Performance - Measure the size of a PostgreSQL table row. Q2: way to measure page size PostgreSQL provides a number of Database Object Size Functions, you can use.
I packed the most interesting ones in this query and added some Statistics Access Functions. This is going to demonstrate that the various methods to measure the "size of a row" can lead to very different results. It all depends what you want to measure exactly. Replace public.tbl with your (optionally schema-qualified) table name to get a compact view of collected statistics about the size of your rows. I only pack the values in arrays and unnest() again, so I don't have to spell out calculations for every single row repeatedly.
General row count statistics are appended at the end with unconventional SQL-foo to get everything in one query. Result: PostgreSQL. Introduction PostgreSQL is a powerful object-relational database management system, provided under a flexible BSD-style license. PostgreSQL contains many advanced features, is very fast and standards compliant.
PostgreSQL has bindings for many programming languages such as C, C++, Python, Java, PHP, Ruby... It can be used to power anything from simple web applications to massive databases with millions of records. Client Installation If you only wish to connect to an external PostgreSQL server, do not install the main PostgreSQL package, but install the PostgreSQL client package instead. Sudo apt-get install postgresql-client you then connect to the server with the following command.
How To Install and Use PostgreSQL on Ubuntu 14.04. Introduction Relational database management systems are a key component of many web sites and applications.
They provide a structured way to store, organize, and access information. PostgreSQL, or Postgres, is a relational database management system that provides an implementation of the SQL querying language. It is a popular choice for many small and large projects and has the advantage of being standards-compliant and having many advanced features like reliable transactions and concurrency without read locks. In this guide, we will demonstrate how to install Postgres on an Ubuntu 14.04 VPS instance and go over some basic ways to use it.
Installation Ubuntu's default repositories contain Postgres packages, so we can install them without a hassle using the apt packaging system. Since we haven't updated our local apt repository lately, let's do that now. Sudo apt-get update sudo apt-get install postgresql postgresql-contrib Using PostgreSQL Roles and Databases sudo -i -u postgres psql \q \conninfo. Creating a copy of a database in PostgreSQL. What can you do with PostgreSQL and JSON? PostgreSQL 9.2 added a native JSON data type, but didn’t add much else.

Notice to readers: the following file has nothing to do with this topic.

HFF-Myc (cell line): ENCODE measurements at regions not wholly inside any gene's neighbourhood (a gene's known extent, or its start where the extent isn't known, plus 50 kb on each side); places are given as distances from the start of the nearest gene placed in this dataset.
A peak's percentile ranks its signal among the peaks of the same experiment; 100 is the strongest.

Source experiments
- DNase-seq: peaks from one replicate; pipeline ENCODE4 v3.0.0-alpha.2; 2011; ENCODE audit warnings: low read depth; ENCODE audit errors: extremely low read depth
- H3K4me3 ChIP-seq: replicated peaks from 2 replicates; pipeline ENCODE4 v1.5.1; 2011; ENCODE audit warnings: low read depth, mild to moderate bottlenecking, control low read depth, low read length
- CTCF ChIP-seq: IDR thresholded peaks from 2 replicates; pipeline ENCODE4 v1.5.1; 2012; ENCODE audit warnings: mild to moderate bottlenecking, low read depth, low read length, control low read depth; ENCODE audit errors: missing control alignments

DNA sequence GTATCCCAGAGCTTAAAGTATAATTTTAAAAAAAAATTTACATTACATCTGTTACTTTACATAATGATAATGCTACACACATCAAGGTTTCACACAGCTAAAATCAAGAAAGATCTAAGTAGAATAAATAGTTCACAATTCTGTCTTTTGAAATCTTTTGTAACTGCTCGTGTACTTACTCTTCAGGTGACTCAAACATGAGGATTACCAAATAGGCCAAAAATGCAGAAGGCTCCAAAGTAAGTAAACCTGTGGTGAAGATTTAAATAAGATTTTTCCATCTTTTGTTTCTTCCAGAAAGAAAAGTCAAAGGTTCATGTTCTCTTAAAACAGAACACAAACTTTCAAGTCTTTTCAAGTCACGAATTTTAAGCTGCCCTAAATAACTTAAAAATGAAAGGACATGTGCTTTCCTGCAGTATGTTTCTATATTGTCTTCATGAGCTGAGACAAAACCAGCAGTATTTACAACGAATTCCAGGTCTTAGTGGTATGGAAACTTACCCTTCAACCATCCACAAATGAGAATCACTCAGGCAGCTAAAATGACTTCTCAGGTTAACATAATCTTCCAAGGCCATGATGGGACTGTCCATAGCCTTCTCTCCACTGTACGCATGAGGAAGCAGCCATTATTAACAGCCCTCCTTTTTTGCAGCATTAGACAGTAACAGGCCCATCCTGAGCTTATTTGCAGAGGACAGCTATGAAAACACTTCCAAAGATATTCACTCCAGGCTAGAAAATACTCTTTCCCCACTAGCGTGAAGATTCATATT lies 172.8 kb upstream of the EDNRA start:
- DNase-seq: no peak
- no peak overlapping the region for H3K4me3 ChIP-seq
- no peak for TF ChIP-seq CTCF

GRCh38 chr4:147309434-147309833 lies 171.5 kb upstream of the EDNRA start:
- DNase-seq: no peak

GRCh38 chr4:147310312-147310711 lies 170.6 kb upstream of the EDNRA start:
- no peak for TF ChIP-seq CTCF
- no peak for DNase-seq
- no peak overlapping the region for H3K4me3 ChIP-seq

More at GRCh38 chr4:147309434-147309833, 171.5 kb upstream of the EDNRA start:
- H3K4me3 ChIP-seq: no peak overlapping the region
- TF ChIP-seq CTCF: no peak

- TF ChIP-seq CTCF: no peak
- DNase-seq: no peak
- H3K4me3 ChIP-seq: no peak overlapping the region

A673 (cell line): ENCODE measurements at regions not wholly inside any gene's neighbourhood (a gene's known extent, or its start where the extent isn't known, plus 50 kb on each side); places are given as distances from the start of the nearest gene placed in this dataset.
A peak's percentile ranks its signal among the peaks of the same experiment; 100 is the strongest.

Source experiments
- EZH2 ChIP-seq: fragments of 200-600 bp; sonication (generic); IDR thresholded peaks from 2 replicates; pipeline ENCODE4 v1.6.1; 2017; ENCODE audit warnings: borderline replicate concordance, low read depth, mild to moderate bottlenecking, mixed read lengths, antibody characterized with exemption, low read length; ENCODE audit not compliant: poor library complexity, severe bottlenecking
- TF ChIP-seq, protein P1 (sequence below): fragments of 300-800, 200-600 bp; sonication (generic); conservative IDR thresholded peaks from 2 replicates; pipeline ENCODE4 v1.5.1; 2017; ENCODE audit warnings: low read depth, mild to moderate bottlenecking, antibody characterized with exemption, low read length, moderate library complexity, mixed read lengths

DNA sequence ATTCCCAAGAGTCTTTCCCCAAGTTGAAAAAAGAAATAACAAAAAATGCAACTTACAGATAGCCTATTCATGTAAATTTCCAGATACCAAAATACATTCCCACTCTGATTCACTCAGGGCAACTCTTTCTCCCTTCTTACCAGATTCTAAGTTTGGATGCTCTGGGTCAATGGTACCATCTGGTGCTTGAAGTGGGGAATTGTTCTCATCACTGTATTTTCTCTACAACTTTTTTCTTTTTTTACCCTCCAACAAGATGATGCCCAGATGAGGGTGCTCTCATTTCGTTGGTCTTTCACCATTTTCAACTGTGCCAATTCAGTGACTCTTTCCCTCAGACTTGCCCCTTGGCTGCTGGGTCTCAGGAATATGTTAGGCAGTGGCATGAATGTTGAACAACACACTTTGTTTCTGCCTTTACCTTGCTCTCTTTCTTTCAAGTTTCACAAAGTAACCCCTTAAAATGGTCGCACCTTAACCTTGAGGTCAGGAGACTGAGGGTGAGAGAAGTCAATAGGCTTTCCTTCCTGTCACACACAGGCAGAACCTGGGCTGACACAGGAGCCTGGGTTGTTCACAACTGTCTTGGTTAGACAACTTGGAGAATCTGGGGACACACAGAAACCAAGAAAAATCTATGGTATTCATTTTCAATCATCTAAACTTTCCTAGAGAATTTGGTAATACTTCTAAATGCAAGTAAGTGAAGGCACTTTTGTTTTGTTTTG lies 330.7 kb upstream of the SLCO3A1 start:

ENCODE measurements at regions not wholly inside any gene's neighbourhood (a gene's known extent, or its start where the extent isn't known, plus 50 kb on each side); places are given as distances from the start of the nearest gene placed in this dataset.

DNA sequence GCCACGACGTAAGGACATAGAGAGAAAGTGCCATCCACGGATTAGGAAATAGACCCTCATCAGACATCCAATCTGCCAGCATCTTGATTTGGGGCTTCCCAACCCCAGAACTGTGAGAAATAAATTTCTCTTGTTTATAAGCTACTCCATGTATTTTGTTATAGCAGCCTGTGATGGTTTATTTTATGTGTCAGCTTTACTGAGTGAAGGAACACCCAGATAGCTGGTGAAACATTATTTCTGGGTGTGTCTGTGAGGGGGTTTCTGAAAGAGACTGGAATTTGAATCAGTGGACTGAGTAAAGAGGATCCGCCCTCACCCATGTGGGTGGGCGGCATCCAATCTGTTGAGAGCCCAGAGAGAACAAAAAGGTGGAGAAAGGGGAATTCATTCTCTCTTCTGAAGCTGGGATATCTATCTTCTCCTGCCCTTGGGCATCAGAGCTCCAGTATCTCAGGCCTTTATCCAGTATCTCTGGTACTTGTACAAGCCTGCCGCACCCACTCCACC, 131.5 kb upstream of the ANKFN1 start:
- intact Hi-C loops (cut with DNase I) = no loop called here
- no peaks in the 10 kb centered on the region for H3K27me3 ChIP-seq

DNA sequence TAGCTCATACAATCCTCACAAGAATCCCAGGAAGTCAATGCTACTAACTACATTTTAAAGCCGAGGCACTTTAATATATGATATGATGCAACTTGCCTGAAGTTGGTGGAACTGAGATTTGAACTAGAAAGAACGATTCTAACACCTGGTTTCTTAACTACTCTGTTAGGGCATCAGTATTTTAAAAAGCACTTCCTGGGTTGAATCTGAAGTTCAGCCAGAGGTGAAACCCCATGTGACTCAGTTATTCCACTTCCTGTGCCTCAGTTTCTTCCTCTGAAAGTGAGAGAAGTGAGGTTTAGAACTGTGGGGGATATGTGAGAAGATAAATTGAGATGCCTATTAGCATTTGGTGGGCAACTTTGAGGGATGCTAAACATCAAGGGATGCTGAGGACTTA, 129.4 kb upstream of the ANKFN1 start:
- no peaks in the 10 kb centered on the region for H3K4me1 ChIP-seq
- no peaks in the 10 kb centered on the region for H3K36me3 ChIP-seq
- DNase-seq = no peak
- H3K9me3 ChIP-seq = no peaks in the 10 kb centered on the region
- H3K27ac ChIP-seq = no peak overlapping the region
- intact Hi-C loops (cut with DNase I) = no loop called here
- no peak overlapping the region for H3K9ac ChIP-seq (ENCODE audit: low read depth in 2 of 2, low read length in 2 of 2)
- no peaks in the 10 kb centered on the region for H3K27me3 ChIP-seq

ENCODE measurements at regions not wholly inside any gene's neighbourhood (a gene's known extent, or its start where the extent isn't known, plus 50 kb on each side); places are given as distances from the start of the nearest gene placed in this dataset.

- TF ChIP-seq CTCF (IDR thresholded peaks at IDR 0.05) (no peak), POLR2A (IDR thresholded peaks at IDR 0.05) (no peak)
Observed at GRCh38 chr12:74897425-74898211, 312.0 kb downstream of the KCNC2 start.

You’ve got three options if you actually want to do something with it: Wait for PostgreSQL 9.3 (or use the beta) Use the plv8 extension. Valid option, but more DIY (you’ll have to define your own functions) Use the json_enhancements extension, which backports the new JSON functionality in 9.3 to 9.2. HOWTO use JSON functionality in PostgreSQL - Stormatics. In a previous post, I talked about the excitement that surrounds NoSQL support in PostgreSQL.
Today, I will dive a little deeper into the technical details of native JSON support that makes NoSQL possible. Below, I explain how to use some basic functions and operators. Creating a table with JSON column So this is fairly simple. You can declare a JSON column just like a column of any other data type. Json_sample=# CREATE TABLE sales (id INT, sale JSON); CREATE TABLE Inserting JSON data Insertion of data is pretty close to that of any other data type as well, except that you have to make sure the data is in a valid JSON format. John bought 4 cartons of milk: Susan bought 2 loaves of bread: Mark bought a dozen bananas: Jane bought a pack of cereal: Retrieving JSON data Like insertion, retrieving the JSON formatted data is fairly straightforward as well.
Json_sample=# SELECT * FROM sales; id | sale Retrieving JSONs – The ‘->’ and ‘->>’ operators Now comes the real fun part! Postgres Datatypes – The ones you're not using. Craig Kerstiens. Postgres has a variety of datatypes, in fact quite a few more than most other databases.
Most commonly applications take advantage of the standard ones – integers, text, numeric, etc. Almost every application needs these basic types, the rarer ones may be needed less frequently. And while not needed on every application when you do need them they can be an extremely handy. So without further ado let’s look at some of these rarer but awesome types. hstore Yes, I’ve talked about this one before, yet still not enough people are using it. It’s of note that hstore is an extension and not enabled by default. Range types If there is ever a time where you have two columns in your database with one being a from, another being a to, you probably want to be using range types. Timestamp with Timezone Timestamps are annoying, plain and simple. Integers are primary keys aren’t great. Similar to hstore, there’s an extension that makes the UUID much more useful.